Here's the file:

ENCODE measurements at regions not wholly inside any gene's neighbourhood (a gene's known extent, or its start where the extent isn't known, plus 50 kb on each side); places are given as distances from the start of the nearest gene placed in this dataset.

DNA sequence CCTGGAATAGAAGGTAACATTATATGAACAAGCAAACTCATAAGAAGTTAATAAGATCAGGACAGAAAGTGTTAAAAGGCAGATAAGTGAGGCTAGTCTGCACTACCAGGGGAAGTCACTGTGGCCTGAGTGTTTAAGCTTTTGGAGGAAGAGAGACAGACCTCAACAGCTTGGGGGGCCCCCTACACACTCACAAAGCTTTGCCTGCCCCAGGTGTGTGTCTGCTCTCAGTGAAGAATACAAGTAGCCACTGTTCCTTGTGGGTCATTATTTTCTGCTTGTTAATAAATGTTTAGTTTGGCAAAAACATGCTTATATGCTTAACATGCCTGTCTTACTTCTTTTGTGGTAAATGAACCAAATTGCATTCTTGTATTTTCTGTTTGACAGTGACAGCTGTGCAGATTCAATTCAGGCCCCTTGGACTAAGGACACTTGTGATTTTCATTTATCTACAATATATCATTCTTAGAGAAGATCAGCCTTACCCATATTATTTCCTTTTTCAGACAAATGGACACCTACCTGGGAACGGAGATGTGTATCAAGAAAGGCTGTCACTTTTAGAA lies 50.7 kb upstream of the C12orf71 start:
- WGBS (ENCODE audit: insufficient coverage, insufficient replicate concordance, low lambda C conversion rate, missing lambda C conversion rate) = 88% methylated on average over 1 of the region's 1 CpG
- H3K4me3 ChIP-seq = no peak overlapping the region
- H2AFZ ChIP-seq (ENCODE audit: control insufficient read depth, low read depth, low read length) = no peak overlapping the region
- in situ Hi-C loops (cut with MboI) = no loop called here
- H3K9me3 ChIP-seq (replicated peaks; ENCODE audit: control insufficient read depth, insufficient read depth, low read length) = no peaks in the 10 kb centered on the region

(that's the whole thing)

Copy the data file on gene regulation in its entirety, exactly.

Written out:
ENCODE measurements at regions not wholly inside any gene's neighbourhood (a gene's known extent, or its start where the extent isn't known, plus 50 kb on each side); places are given as distances from the start of the nearest gene placed in this dataset.

DNA sequence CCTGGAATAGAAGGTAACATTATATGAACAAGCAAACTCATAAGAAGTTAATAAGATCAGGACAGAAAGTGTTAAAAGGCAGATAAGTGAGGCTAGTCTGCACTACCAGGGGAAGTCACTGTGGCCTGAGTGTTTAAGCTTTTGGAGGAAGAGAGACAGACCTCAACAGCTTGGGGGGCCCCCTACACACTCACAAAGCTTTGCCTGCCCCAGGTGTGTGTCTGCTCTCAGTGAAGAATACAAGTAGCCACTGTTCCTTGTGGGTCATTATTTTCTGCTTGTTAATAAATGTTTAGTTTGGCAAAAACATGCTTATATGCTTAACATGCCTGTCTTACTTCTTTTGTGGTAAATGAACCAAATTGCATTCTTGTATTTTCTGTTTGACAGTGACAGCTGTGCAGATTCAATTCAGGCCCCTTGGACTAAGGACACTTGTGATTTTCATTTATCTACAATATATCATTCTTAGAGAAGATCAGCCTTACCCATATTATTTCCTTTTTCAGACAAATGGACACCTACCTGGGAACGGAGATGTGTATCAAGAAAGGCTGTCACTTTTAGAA lies 50.7 kb upstream of the C12orf71 start:
- WGBS (ENCODE audit: insufficient coverage, insufficient replicate concordance, low lambda C conversion rate, missing lambda C conversion rate) = 88% methylated on average over 1 of the region's 1 CpG
- H3K4me3 ChIP-seq = no peak overlapping the region
- H2AFZ ChIP-seq (ENCODE audit: control insufficient read depth, low read depth, low read length) = no peak overlapping the region
- in situ Hi-C loops (cut with MboI) = no loop called here
- H3K9me3 ChIP-seq (replicated peaks; ENCODE audit: control insufficient read depth, insufficient read depth, low read length) = no peaks in the 10 kb centered on the region